The firing of cannons sends the message that violence is acceptable as long as it is organized by the right institutions. But this is not news. The administration has been sending us this message all semester.  Though not always physical in nature, members of our community have at least been subject to various forms of structural and oppressive violence limiting their right free expression and their right to be in public spaces. None of these forms of violence have a place on our campus. If our community is invested in restoring feelings of safety and trust, then a careful consideration of violence, both explicit and symbolic, is necessary. Our administration has a particular responsibility in safeguarding the campus from all forms of violence, and acknowledging their role in perpetuating as well as preventing it.

Nicole Buchanan
U3 Anthropology
Sophia Kehler
U4 Environment and African Studies


In his account of the events of November 10 at the Senate meeting on November 16, Provost Masi focused on the women who were working on the fifth floor of James Administration during the occupation, noting that “the women who were in the offices at the time, and there were only several women…were pushed and shoved…they were frightened and they were crying.”

I was not on the fifth floor of James, and cannot speak to the truth of this statement, though the occupiers have contested its veracity. That being said, I find it troubling that Masi is exploiting gendered language to strengthen his rhetoric and promote a specific account of what took place. The women inside the building shouldn’t be used as tools to vilify the students, nor should “women crying” be used to strengthen the idea that an occupation is, by nature, violent or wrong. Should the occupiers have turned around when they realized that the staff inside were primarily female?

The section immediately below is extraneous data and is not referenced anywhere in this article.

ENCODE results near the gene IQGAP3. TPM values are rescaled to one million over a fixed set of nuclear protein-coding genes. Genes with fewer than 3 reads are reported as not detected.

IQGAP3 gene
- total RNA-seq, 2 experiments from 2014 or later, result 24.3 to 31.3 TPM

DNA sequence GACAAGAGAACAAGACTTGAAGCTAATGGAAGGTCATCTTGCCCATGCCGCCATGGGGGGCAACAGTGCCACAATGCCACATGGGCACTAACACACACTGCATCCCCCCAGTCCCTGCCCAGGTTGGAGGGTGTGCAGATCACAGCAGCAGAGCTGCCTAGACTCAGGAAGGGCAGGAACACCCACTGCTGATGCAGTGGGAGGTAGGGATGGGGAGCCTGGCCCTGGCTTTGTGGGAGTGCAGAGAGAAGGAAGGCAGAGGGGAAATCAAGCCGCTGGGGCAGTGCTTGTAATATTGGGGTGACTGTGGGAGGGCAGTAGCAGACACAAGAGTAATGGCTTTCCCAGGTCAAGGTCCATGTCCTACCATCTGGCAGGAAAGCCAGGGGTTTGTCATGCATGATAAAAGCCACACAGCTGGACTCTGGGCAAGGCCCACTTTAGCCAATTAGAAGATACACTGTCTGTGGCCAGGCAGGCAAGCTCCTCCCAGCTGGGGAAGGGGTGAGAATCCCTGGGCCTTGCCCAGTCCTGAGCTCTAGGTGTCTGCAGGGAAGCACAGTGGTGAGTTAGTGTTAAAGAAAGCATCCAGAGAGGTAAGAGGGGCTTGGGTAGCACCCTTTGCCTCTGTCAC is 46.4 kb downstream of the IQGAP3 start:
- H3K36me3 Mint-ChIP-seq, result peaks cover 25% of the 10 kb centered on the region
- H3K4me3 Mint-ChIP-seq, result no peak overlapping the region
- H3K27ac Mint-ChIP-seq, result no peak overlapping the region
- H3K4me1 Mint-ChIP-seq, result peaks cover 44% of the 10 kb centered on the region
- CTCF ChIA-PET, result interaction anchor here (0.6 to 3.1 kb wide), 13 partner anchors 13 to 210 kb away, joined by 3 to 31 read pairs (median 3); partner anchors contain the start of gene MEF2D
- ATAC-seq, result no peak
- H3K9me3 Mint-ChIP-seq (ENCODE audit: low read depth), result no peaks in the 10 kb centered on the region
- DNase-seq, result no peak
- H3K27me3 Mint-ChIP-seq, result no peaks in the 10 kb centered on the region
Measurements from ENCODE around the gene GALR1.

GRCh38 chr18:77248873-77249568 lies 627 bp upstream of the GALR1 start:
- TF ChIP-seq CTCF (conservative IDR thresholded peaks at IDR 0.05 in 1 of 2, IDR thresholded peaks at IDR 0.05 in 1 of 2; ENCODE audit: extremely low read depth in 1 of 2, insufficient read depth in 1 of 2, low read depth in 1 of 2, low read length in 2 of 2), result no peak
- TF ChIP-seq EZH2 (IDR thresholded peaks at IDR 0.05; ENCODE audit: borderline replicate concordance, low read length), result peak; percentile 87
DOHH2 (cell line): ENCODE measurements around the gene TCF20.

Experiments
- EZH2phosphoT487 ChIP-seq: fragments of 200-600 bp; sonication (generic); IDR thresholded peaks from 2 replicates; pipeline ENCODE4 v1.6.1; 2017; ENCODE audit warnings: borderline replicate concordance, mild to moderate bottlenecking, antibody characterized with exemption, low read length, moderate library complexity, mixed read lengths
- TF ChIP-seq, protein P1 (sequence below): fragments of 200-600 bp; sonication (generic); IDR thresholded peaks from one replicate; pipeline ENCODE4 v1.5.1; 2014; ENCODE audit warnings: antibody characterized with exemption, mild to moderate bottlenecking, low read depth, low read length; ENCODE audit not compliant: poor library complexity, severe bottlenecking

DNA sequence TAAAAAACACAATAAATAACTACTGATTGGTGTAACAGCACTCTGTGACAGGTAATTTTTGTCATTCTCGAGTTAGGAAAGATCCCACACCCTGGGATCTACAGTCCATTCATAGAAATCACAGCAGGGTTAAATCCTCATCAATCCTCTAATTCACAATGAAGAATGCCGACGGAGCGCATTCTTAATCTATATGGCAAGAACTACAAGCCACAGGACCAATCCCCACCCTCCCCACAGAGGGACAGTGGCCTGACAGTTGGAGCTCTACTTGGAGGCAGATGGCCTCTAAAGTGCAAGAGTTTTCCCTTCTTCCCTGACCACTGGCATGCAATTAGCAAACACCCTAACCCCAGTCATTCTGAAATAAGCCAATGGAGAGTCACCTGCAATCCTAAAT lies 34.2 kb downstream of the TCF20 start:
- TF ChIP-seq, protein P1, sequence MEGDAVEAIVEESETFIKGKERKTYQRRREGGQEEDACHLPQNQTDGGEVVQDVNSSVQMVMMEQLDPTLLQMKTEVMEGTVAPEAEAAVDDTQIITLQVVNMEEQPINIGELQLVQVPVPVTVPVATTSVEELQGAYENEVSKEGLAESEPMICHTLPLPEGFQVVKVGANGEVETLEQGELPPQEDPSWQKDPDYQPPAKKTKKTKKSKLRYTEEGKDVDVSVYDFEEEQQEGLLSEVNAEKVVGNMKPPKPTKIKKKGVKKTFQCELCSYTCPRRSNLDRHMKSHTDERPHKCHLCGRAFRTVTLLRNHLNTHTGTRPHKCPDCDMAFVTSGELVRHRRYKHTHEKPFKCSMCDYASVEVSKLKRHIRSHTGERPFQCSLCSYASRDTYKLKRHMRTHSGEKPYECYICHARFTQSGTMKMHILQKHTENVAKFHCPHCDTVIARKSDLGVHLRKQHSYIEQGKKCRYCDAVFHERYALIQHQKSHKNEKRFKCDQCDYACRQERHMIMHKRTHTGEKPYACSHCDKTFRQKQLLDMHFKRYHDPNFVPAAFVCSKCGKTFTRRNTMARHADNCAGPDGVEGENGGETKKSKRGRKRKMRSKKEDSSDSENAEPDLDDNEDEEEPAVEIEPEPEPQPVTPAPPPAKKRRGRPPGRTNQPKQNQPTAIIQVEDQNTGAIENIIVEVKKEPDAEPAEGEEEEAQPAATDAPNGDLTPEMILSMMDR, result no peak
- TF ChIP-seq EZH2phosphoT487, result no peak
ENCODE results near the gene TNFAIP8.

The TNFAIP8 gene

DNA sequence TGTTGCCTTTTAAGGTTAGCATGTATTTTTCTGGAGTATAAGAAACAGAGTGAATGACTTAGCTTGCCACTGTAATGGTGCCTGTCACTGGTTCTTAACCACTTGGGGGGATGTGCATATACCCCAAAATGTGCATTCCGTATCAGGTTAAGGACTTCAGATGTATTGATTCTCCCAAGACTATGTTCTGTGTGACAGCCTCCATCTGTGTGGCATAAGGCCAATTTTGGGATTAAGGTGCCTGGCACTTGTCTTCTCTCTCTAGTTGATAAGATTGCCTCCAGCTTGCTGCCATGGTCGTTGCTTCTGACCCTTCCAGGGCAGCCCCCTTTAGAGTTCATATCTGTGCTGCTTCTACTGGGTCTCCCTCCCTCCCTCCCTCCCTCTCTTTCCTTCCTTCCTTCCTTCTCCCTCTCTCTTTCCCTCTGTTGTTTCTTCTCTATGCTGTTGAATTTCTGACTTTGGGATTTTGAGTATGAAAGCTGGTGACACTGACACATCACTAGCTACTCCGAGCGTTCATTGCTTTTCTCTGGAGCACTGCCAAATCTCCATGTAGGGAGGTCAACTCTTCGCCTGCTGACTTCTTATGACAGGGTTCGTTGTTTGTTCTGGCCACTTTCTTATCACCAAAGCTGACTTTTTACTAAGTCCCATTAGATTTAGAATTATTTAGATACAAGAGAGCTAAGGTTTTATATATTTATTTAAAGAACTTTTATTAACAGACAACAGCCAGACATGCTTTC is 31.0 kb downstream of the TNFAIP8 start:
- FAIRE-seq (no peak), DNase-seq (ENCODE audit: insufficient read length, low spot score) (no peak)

I don’t want to marginalize anyone’s experience or police emotions, nor am I saying that I don’t empathize. I was scared; apparently they were too. It’s an awful thing for anyone to feel this way in a space they consider safe – be it their office or campus. But that’s not the point. What I want to make clear is that it’s unacceptable for Masi to manipulate these experiences by way of language that emphasizes stereotypes of women as weak, in need of protection and sympathy. This rhetoric erases the women’s agency by employing them as nameless pawns, and disregards the fact that crying, fear, and trauma are not gender specific. Given that the women published a letter which describes their experiences without employing these same stereotypes, I would ask that Masi watch his tone when speaking on behalf of others, and stop using paternalistic language that places him in a questionable position of authority and care.

Flora Dunster
U3 Art History Honours
Former Daily copy editor


During the McGill Senate meeting on November 16, Deputy Provost Anthony Masi made comments about the experiences of the employees working on the fifth floor of the James Administration building in the course of the November 10 student occupation.  Masi stressed that those working on the fifth floor were women, emphasizing their fear and the fact that they were crying. This portrayal reinforces the victimizing narratives that restrict women to a submissive gender role. We, the Gender, Sexual Diversity, and Feminist Studies Student Association roundly condemn Masi’s use of misogynist gender stereotypes to strengthen his rhetoric.

By construing the female employees as incapable of handling the occupiers, he relied on the “damsel in distress” stereotype to elicit an emotional response. It was unnecessary and offensive. While we understand that it was a stressful situation for everyone involved, Masi’s use of sexist language is unacceptable. His description also ignores the fact that some of the occupiers were themselves women. Masi’s sexist comments are especially disturbing given that he has the authority to veto any disciplinary measures resulting from sexual harassment complaints at McGill.
We demand that the Deputy Provost immediately issue a public apology for his comments.